The Nevada Conservatory Theatre presents this period piece with well-designed costumes and believable sets, including the inside of a casino that is reminiscent of Vegas' own Paris Hotel and Casino.
The entire play is written in verse. Therefore, all of the actors' lines rhyme. Though writing in rhyme can be extremely difficult, the author doesn't allow it to become distracting to the realness of the characters. For some audience members it may be annoying, however it also becomes a game. The audience is anticipating the next line. If they know the actor just ended his line with "go" then they are waiting for the next line to end in "know" or "so" or "toe" etc.
The play had a mixture of both UNLV students and professional actors portraying very enjoyable characters. One setback was the exaggerated quirks that many of the characters had. Although this is common in a farce, it can take away from how real the character seems. If you have someone exaggerating a limp or a stutter for the sake of a joke, it can cause the character to look fake in the eyes of the audience.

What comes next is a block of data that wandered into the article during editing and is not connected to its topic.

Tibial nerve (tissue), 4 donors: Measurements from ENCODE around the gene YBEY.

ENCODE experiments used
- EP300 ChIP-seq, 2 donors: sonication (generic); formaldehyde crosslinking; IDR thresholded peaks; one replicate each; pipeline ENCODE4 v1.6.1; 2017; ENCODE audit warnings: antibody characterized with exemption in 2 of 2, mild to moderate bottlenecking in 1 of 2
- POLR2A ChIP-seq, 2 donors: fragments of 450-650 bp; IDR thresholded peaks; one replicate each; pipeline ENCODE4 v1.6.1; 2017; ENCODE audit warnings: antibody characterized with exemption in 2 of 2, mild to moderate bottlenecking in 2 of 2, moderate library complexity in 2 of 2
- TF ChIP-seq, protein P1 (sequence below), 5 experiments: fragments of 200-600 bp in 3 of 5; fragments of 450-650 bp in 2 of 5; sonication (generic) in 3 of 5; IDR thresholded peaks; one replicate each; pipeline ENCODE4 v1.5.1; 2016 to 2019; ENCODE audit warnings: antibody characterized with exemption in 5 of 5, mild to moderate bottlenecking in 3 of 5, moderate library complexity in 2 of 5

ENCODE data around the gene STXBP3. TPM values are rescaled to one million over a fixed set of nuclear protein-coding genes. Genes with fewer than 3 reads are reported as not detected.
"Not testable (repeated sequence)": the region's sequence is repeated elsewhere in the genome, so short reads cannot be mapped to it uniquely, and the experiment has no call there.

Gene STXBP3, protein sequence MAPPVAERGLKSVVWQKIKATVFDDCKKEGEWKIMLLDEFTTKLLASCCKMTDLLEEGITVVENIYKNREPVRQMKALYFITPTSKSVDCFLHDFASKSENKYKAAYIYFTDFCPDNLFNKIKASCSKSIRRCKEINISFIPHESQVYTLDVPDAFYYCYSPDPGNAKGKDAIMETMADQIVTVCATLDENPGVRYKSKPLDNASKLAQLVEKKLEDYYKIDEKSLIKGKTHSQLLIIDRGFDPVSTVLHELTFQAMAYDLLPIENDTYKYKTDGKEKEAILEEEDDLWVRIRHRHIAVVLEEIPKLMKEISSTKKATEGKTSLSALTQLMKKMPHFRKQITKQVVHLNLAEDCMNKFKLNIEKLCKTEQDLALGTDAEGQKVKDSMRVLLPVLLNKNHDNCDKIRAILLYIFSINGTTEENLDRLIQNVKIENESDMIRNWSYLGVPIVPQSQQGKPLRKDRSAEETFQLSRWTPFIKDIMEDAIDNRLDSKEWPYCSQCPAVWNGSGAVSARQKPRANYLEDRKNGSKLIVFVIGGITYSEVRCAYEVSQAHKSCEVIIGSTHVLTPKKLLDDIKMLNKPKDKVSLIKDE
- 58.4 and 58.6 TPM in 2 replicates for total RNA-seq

The actors did perform well-timed jokes, even with the added obstacle of the rhymes. Although the audience was, for the most part, laughing at all the jokes, this would not be a play you would want to take your grandmother to see. Not that she wouldn't enjoy it; in fact most of the audience was filled with older men and women who enjoyed the play. Because of the content of the jokes, mainly very sexual, it wouldn't be the most comfortable night with your grandmother sitting next to you.
This is not a play for shy people. In the first act, they even go as far as simulating a sex scene right in the center of the stage on a bed behind a canopy. This is just one of the many sexual moments of the play. (Hey, it's Paris, baby.)
If you can deal with the sex stuff and get past the few exaggerations, you could have an enjoyable play focused around a man deciding between his love for the game and his love for a woman.
"The Gamester" runs through Oct. 16 in the Judy Bayley Theatre. For free student tickets, take your student ID down to the UNLV Performing Arts Center Box Office located in front of the parking garage. Normal business hours are one hour before performances and Monday through Friday, 10 a.m. to 6 p.m. and Saturday 10 a.m. to 4 p.m.
'Gamester' often as lyrical as it is funny